New French prime minister, already facing strike, labors to form government

Newly appointed Prime Minister Dominique de Villepin gave himself 100 days to "give the French back their confidence" and has vowed to account to the people each month for his actions, one senator quoted him as saying Wednesday.

"He is convinced he can find the means and the solutions" to do so by the start of September, Roger Karoutchi quoted Villepin as telling a gathering of senators from the governing party.

On his first day in the job, Villepin was still trying to form a government credible and able enough to tackle the top priority, unemployment. However, he also faced his first test, labor unrest.

A planned strike by workers at the national train authority, the SNCF, was due to begin at 8 p.m. (1800GMT), emblematic of the tough road ahead for a government drawing criticism even before it has been formed. It was not clear when the Cabinet would be named, with some suggesting it might be as late as Friday.

President Jacques Chirac, addressing the nation Tuesday evening hours after appointing Villepin, - his former protege - set reducing France's 10 percent jobless rate as the No. 1 priority. He called on unions and employers to pitch in.

Meeting with senators from the center-right majority Wednesday, Villepin sketched a "direction of action, boldness and mobilization" to pull France out of the "extremely difficult situation" it was thrown into by France's rejection of a European Union constitution. The Sunday referendum was as much a disavowal of French leaders as a "no" to the EU charter.

"Each month, I will account for my action and the results to the French," participants at the meeting quoted Villepin as saying. He said the senators would have a role in the in the process. The prime minister's office "will be your home. My door will always be open to you," Villepin said.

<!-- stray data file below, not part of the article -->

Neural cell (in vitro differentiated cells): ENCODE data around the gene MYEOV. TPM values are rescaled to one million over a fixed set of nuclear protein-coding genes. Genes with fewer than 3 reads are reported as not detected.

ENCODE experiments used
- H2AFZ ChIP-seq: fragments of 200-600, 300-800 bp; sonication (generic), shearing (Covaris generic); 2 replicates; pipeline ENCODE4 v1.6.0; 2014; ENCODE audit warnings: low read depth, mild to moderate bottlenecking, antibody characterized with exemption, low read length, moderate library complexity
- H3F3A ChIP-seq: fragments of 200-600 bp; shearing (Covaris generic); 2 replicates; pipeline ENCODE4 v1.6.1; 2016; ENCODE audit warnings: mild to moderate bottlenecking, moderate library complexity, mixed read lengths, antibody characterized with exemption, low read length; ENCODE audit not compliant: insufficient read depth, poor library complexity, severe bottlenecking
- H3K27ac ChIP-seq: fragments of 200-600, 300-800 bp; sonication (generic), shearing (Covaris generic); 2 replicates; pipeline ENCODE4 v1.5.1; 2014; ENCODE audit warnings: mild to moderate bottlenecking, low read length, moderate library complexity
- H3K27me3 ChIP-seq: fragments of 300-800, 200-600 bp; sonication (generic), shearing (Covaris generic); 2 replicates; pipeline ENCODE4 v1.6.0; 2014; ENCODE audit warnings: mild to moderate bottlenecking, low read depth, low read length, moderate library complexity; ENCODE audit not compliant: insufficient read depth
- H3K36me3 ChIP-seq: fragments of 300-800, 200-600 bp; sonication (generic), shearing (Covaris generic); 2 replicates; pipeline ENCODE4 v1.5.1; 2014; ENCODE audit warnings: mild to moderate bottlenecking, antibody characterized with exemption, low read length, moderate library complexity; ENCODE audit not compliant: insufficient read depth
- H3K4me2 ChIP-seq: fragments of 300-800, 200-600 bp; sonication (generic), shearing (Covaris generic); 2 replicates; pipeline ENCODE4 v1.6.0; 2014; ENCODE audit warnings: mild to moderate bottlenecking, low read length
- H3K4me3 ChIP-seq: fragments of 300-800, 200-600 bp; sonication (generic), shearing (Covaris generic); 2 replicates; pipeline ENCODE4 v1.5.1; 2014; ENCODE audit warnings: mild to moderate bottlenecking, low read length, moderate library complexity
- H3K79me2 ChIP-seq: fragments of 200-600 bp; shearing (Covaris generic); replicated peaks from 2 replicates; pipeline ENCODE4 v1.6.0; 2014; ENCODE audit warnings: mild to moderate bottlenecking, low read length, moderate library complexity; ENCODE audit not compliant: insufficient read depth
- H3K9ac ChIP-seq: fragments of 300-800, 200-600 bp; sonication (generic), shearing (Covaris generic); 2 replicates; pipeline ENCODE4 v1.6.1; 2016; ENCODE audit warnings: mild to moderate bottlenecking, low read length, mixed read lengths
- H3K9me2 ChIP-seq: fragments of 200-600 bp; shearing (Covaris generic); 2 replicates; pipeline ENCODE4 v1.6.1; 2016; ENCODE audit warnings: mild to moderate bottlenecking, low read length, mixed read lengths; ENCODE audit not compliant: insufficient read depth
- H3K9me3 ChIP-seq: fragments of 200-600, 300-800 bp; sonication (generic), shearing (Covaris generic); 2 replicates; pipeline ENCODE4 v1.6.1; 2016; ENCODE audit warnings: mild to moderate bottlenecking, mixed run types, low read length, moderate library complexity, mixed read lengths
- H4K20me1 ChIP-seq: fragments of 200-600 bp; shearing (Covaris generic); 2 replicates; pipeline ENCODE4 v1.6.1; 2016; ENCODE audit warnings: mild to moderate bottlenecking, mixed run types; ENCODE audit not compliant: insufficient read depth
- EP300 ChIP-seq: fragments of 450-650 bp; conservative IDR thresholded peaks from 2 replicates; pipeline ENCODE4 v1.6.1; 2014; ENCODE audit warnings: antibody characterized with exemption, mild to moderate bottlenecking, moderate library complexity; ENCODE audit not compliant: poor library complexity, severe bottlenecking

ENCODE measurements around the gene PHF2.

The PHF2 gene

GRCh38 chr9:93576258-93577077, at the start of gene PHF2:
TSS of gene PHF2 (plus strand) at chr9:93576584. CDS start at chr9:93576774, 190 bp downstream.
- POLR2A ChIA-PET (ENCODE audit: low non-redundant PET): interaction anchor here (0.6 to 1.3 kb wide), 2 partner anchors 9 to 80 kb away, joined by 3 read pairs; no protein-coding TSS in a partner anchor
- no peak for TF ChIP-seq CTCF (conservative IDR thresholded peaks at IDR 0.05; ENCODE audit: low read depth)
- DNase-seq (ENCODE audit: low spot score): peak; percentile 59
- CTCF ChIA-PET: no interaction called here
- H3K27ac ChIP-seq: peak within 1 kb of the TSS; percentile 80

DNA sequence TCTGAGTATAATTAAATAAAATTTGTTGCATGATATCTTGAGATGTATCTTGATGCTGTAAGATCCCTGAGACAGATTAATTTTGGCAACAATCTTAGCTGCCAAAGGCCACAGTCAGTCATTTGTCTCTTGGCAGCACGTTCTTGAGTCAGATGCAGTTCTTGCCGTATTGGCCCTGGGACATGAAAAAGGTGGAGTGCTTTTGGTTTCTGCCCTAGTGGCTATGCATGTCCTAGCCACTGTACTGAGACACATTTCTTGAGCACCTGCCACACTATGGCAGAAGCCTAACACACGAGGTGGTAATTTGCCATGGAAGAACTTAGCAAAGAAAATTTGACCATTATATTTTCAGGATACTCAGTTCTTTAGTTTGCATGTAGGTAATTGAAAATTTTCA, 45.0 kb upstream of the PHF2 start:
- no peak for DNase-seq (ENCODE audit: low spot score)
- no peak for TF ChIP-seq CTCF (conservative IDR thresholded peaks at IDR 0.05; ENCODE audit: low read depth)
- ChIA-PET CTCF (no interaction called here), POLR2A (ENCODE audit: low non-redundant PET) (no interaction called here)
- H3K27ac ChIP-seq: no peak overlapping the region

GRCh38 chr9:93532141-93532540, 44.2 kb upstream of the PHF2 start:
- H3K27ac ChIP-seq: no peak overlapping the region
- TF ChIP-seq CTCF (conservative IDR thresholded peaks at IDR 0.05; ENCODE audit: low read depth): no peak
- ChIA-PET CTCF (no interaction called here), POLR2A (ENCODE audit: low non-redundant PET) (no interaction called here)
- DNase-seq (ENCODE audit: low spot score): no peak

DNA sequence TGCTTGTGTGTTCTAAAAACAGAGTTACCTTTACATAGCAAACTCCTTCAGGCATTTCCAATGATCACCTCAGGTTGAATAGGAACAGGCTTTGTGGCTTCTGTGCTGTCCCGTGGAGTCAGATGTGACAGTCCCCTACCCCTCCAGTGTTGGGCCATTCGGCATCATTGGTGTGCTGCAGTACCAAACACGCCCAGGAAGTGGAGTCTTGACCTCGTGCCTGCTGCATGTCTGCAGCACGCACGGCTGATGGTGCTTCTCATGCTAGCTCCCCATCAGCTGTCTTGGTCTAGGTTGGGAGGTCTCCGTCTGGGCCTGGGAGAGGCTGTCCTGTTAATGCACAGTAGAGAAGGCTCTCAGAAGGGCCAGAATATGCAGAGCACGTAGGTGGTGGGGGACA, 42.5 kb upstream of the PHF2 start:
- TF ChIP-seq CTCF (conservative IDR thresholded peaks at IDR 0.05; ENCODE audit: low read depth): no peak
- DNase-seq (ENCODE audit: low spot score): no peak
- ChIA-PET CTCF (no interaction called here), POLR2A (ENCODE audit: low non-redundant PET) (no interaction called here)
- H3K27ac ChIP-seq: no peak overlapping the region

The offer was a clear bid to narrow the widening gulf between the people and its leaders that all sides conclude was partly to blame for the "no" victory in Sunday's referendum.

Villepin was to appear on television Wednesday night.

The appointment of Villepin, who has never held elected office and seems to epitomize France's privileged class, was quickly criticized as a non-response to the problem.

Chirac named Villepin in an effort to give "new impetus" to the government after France rejected the EU's first constitution.

Villepin faced an uphill battle in forming a government that would respond to citizens' discontent.

Finding politicians willing to serve could complicate the task. The centrist Union for French Democracy, an important component of the breadth Chirac's right needs to assure credibility, announced Tuesday night that it would not be part of the new team.

Villepin's own appointment was met with a flurry of criticism. A former career diplomat whose name has an aristocrat ring, Villepin is seen as a product of the Chirac machine.

Chirac also named Nicolas Sarkozy, his ambitious rival and a potential presidential candidate in 2007, to the No. 2 post heading the interior ministry. It is a combination that the daily Le Parisien dubbed in bold headlines "Explosif!"

On the left, Socialist Party leader Francois Hollande on Wednesday criticized the "confusion" that he said the Villepin-Sarkozy team represents with "two prime ministers following two different policies."

EMMANUEL GEORGES-PICOT, Associated Press Writer

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